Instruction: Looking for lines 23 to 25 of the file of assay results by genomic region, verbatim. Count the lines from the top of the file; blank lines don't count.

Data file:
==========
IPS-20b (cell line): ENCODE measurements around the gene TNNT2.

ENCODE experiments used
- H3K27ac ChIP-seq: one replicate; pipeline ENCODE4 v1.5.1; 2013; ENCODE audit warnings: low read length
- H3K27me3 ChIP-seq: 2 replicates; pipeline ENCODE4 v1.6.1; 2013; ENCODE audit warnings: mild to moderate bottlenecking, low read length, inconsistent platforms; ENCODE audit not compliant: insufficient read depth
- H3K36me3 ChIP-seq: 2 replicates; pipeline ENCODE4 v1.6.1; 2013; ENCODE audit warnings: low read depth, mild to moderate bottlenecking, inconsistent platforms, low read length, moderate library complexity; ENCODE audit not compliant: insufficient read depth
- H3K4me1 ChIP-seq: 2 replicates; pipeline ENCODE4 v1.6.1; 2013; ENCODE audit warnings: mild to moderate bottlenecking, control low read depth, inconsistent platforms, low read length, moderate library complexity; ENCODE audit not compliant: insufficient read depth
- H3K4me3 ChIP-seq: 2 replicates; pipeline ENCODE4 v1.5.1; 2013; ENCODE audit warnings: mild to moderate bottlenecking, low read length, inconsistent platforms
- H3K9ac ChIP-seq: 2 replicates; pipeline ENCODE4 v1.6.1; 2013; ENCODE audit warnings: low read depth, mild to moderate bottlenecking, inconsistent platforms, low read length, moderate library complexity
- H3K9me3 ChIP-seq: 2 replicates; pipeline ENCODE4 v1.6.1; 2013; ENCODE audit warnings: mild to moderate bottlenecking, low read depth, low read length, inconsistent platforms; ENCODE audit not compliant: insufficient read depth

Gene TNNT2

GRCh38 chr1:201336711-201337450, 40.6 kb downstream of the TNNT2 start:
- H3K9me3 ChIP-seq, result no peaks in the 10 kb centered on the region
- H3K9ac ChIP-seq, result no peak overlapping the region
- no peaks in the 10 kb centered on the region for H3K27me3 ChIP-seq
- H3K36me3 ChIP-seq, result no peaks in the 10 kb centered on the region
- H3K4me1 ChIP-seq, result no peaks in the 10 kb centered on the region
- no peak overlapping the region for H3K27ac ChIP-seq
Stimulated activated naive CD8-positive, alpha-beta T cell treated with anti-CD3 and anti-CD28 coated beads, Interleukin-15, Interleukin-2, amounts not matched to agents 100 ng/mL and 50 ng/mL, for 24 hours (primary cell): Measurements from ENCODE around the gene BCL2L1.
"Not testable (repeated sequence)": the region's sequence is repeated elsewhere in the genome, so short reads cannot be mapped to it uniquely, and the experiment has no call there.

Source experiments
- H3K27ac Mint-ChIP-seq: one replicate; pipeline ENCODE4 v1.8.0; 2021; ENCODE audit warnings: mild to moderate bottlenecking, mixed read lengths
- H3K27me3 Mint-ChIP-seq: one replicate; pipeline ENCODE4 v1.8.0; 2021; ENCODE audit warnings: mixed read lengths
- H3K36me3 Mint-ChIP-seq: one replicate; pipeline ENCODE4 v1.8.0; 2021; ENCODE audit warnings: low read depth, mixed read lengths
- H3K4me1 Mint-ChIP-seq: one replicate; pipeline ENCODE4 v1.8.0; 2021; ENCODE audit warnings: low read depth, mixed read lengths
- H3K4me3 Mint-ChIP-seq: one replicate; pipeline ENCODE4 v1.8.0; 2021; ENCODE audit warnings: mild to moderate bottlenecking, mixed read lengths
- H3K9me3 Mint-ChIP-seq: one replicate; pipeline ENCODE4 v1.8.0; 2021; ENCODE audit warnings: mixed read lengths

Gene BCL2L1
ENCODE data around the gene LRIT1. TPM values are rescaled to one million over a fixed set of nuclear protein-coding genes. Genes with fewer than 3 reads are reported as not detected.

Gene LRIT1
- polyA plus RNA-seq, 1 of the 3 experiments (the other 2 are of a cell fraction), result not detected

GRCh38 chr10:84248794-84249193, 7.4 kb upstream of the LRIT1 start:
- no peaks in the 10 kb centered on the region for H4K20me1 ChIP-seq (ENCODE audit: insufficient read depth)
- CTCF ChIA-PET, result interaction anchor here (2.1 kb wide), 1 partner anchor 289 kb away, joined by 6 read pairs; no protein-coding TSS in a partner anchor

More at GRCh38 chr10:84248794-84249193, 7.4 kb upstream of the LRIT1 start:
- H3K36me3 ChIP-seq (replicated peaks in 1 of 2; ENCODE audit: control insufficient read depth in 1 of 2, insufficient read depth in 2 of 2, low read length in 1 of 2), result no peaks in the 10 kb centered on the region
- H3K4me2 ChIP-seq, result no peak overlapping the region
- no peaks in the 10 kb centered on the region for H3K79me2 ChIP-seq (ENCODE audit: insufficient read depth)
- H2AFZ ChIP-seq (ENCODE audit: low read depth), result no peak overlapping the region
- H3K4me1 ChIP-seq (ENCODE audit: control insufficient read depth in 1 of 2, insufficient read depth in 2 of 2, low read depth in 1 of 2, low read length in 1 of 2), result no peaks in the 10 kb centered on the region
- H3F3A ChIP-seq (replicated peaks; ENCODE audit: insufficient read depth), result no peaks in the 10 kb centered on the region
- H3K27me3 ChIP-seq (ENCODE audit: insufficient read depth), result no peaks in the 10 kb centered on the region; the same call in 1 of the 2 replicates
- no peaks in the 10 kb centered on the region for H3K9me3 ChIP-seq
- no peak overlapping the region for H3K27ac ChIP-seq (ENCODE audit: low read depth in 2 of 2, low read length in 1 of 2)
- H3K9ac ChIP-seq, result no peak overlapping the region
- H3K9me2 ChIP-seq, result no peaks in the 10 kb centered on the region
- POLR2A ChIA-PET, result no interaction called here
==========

- H3K36me3 Mint-ChIP-seq: one replicate; pipeline ENCODE4 v1.8.0; 2021; ENCODE audit warnings: low read depth, mixed read lengths
- H3K4me1 Mint-ChIP-seq: one replicate; pipeline ENCODE4 v1.8.0; 2021; ENCODE audit warnings: low read depth, mixed read lengths
- H3K4me3 Mint-ChIP-seq: one replicate; pipeline ENCODE4 v1.8.0; 2021; ENCODE audit warnings: mild to moderate bottlenecking, mixed read lengths